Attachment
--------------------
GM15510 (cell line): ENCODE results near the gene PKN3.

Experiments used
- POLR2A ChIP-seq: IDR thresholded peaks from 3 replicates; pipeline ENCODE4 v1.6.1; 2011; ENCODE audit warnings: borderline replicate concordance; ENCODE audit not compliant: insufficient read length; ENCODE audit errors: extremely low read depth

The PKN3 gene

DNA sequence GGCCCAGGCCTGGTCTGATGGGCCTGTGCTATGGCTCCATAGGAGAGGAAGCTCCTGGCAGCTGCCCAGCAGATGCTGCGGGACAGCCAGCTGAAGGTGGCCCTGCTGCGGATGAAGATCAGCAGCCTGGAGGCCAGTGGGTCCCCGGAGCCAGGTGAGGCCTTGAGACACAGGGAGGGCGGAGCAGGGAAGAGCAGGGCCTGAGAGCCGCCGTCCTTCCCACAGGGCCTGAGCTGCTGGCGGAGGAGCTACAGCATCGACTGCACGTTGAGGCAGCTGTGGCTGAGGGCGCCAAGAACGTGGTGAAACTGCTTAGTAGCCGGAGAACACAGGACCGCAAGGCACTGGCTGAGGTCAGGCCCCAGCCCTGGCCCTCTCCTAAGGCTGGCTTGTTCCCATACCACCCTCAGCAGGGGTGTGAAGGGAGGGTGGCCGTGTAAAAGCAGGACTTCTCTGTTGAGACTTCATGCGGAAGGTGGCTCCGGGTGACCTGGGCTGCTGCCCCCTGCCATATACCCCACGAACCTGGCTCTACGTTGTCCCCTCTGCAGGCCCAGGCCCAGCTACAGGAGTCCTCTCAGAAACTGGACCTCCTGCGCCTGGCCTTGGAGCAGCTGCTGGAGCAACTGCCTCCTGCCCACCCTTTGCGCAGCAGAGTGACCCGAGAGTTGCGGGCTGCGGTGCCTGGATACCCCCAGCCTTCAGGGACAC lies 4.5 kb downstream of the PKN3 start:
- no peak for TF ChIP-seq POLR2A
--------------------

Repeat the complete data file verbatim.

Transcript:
GM15510 (cell line): ENCODE results near the gene PKN3.

Experiments used
- POLR2A ChIP-seq: IDR thresholded peaks from 3 replicates; pipeline ENCODE4 v1.6.1; 2011; ENCODE audit warnings: borderline replicate concordance; ENCODE audit not compliant: insufficient read length; ENCODE audit errors: extremely low read depth

The PKN3 gene

DNA sequence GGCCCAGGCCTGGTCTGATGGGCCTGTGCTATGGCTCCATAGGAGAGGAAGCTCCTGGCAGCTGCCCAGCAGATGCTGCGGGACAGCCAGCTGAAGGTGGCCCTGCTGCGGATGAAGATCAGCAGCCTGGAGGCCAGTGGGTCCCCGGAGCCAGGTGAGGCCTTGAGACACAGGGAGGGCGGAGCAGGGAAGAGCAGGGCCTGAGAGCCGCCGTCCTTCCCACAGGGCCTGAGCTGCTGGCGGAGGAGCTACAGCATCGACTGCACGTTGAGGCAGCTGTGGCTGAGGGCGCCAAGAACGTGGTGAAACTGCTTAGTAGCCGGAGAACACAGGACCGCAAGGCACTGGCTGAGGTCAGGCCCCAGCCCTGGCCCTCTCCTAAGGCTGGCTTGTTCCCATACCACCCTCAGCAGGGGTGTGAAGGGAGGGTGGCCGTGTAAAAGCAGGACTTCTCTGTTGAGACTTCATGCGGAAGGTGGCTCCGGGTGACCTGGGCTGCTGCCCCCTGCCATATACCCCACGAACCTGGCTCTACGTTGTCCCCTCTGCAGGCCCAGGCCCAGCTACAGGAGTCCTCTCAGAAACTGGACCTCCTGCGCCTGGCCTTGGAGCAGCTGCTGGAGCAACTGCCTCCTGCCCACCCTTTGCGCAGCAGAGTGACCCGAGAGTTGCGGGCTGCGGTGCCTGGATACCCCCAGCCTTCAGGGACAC lies 4.5 kb downstream of the PKN3 start:
- no peak for TF ChIP-seq POLR2A